Static analysis of software component repositories : from Debian to Opam

Component repositories are becoming an essential part of the Free Software landscape, and grow at a steady pace. Ensuring their quality is of paramount importance, and is a difficult task. One natural question to ask when performing quality assurance is the following : what are the components p in a given repository R that cannot be properly installed?. Unfortunately, there can be many reasons why an installation may fail, and some of these will only be detected on the particular environment of the final user, no matter what amount of testing one tries to do beforehand.

But there is a full class of reasons, related to package interdependencies, that can be found by performing a static analysis of repositories, with no testing at all. This static analysis, originally designed for GNU/Linux distributions, is of general interested, and we are now introducing it for the Opam ecosystem.

Checking installability is an NP-complete problem ...

To help GNU/Linux distributions in their quality assurance work, in the framework of the EDOS and Mancoosi project we focused on the following question : what are the components p in a given repository R that cannot be installed because of dependency problems?.

It turned out that solving dependencies to install a package is a problem equivalent to satisfying a Boolean formula, as described in the original ASE paper of 2006, and is hence an NP-complete problem. This was a surprising limitative results, and since there are tens of thousands of packages in a typical Debian distribution, finding all non installable packages in a repository may have seemed a daunting task.

... but in practice we can solve it quite efficiently ...

In practice, though, the structure of the dependency graph is well behaved, and an efficient SAT solver due to Jerôme Vouillon can process an entire Debian repository in just a few seconds.

Hence, it has been possible to provide a valuable tool to the Debian Quality Assurance team: Jerôme Vouillon's edos-debcheck (and a companion tool edos-rpmcheck for RPM distributions) was inclued in Debian, and in 2006, Fabio Mancinelli and Ralf Treinen showed these tools during the Debian Quality Assurance meeting. Under Spain's sun, Ralf Treinen set up a service built around edos-debcheck at to provide daily updates on the status of dependency issues for all packages in Debian. There was also a nice graphical overview in terms of weather, that summarised the status of each suite. Since 2008, this service has been running on machines provided by Mancoosi.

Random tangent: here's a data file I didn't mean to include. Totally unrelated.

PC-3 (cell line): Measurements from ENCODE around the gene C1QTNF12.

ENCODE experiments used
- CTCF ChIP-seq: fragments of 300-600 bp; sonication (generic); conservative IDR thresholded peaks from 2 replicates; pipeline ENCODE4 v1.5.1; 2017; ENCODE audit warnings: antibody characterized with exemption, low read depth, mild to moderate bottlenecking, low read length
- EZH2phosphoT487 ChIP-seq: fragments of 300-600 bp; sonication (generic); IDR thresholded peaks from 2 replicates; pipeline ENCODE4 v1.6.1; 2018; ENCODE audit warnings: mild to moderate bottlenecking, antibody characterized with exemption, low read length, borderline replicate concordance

... and generically!

The technology used to perform such tests evolved over time, and is now incorporated into the Dose library, where one can find the latest tool dose-distcheck that can analyse not only Debian or RPM-based package repositories, but any repository described using the CUDF format normalised during the Mancoosi project.

Welcome to the Opam Weather Service

So, we are quite proud to announce that now at Irill we started hosting a similar quality assurance service for Opam, the new OCaml package manager.

You can find the results of the static analysis of the repository, performed daily, on, where for each package and version you can see whether it is installable, or not, and when it is not installable, find an explanation of the reasons why this happen.

This service will help improve the quality of the Opam repository over time, allowing package maintainers to easily identify the reasons of any dependency issue.

You are welcome to link to this service, using permanent URLs of the shape or that will lead you to the relevant table entries reporting the latest analysis results for the package of your choice.

We are very grateful to the fine people at OCamlPro that helped us set up and test this service, which they also announced here.

What next?

We plan to add new features to this service over time, exporting to Opam the many static analysis developed over the years for GNU/Linux distributions, so stay tuned for new exciting announcements over the next months!


This service is built on top of theory, technology and tools that were developed over the years by many bright and proactive people: we are deeply grateful to Pietro Abate, Jaap Boender, Ralf Treinen, Jerôme Vouillon and Stefano Zacchiroli for their dedicated contributions.

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